from the screenplay by Chris Columbus
Young Sherlock Holmes
The blurb on the back:
On his first murder case, a brilliant schoolboy is swept into a perilous adventure!
This is rubbish, an insult to you and an affront to me. Just to be clear why (briefly, cos I can't be bothered to go into all the details):
Obviously, most of this is the result of letting Hollywood interfere with the classics: with Steven Spielberg as producer and Chris 'Home Alone' Columbus as writer, it's not too surprising that the story is stuffed full of clichés and nonsenses aimed squarely and very, very simply at Middle America - you wouldn't expect any ambiguities from this lot and you don't get them.
Now in the movie, all this wasn't quite so disastrous. Barry Levinson is a good, competent director, the acting - Nicholas Rowe and Alan Cox as Holmes and Watson - was really quite good and if the plot was a bit ropey (well, very ropey) then it didn't matter too much because Sherlock Holmes is never just about plot. And anyway, dropping quotes from the real books into a movie can come across as a bit of a post-modernist joke in the right hands.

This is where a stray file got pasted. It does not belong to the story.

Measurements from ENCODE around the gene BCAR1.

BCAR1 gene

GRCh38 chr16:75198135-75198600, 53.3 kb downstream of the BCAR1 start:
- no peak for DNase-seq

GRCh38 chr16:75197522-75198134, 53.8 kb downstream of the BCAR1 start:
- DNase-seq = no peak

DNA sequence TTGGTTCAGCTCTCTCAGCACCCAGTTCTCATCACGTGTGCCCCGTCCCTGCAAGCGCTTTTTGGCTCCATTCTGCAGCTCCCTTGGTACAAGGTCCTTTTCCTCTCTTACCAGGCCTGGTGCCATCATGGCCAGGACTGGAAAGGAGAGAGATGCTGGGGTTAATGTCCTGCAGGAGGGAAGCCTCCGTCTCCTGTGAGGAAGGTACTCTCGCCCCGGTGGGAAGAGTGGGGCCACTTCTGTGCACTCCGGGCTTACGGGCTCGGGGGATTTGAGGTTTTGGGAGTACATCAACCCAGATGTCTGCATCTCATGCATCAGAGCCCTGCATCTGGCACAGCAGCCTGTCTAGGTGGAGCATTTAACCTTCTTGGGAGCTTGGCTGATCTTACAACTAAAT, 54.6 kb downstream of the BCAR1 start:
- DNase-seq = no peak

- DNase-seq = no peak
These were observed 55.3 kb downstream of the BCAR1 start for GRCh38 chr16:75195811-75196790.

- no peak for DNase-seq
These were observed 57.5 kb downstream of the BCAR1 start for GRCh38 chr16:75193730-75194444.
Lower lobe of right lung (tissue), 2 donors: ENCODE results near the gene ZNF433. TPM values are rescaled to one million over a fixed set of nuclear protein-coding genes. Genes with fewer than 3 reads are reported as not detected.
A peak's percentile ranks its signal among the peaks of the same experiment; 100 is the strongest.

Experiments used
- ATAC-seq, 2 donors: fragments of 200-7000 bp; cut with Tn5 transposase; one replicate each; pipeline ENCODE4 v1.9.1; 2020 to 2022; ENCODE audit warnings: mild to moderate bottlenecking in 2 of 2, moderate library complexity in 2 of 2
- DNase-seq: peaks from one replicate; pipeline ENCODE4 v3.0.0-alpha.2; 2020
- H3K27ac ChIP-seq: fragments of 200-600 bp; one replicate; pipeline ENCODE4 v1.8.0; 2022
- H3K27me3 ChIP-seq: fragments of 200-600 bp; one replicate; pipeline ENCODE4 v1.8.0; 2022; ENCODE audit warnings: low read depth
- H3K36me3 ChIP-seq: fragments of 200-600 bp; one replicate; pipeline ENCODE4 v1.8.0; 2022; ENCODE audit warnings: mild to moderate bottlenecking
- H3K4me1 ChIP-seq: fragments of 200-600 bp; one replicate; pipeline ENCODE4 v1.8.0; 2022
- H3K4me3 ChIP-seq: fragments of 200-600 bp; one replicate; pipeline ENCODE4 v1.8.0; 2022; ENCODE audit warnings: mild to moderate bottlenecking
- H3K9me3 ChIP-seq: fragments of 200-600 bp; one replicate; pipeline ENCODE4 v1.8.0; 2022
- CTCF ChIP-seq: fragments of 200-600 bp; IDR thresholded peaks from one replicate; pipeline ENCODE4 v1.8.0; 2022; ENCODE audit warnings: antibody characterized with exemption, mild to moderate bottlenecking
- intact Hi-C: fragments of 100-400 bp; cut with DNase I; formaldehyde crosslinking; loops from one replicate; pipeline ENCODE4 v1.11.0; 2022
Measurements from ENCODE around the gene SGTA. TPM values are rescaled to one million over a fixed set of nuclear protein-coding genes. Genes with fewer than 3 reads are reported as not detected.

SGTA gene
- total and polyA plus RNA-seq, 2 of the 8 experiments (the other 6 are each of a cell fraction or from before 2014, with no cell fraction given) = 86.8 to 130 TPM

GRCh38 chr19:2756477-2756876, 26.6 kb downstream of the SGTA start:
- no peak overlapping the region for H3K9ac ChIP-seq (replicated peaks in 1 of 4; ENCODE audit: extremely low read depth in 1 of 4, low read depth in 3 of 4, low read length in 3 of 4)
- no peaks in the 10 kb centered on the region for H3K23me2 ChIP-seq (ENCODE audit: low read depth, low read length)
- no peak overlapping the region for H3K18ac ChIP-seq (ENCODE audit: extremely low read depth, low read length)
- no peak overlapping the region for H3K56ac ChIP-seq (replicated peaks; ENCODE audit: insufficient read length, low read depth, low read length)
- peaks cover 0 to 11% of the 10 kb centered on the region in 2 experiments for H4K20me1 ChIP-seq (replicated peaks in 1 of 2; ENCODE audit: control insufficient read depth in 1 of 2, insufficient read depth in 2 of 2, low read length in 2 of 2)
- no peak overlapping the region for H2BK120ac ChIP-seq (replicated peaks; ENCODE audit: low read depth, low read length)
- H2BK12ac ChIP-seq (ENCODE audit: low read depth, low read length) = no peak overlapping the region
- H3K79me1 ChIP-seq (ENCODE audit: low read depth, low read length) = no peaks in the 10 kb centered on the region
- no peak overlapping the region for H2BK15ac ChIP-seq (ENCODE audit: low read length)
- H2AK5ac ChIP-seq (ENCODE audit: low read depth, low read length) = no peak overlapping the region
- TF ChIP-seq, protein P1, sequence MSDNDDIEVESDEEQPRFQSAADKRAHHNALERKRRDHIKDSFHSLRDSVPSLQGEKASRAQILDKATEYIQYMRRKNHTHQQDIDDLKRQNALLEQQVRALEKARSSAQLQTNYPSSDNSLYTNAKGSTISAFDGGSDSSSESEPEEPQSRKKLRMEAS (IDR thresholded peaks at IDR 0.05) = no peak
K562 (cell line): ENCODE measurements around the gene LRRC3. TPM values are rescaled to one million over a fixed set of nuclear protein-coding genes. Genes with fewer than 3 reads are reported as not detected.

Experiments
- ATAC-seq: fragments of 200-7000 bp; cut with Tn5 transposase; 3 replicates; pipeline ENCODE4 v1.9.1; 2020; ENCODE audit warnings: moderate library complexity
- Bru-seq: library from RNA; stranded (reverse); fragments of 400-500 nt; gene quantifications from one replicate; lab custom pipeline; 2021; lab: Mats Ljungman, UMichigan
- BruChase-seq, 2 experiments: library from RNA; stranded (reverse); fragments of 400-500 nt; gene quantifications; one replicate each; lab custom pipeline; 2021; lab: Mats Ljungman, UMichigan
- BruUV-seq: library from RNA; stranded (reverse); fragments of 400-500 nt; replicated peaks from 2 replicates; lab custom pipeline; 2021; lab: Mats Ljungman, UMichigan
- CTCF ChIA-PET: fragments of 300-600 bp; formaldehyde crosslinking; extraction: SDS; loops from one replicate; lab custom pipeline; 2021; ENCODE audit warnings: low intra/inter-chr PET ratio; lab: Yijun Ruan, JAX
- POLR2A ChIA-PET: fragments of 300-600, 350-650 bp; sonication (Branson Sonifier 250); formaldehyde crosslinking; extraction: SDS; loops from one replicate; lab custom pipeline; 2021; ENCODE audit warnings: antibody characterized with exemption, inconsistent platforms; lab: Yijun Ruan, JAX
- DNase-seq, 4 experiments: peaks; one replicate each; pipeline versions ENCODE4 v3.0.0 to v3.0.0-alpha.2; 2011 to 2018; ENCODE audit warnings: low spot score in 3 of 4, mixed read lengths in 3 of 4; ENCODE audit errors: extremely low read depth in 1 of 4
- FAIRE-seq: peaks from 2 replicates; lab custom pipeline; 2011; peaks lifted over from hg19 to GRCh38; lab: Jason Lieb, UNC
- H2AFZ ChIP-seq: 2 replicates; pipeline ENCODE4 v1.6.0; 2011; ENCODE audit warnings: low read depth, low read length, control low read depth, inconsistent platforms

But when it's put down on the page, the whole thing turns into a catastrophe of the first water. Alan Arnold was the publicist on the film (the publicist!) and is clearly incapable of writing a novel. 'My feeling throughout,' he says in the Acknowledgements, 'has been one of the deepest respect for the writings of Sir Arthur Conan Doyle.' If he had any self-respect, he would have given up on the project once it became painfully apparent that he wasn't up to the job. In a civilized society, he and Columbus would be taken out and shot for their crimes against Sherlock. A single soft-nosed revolver bullet fired from a converted air-gun should be enough for both of them.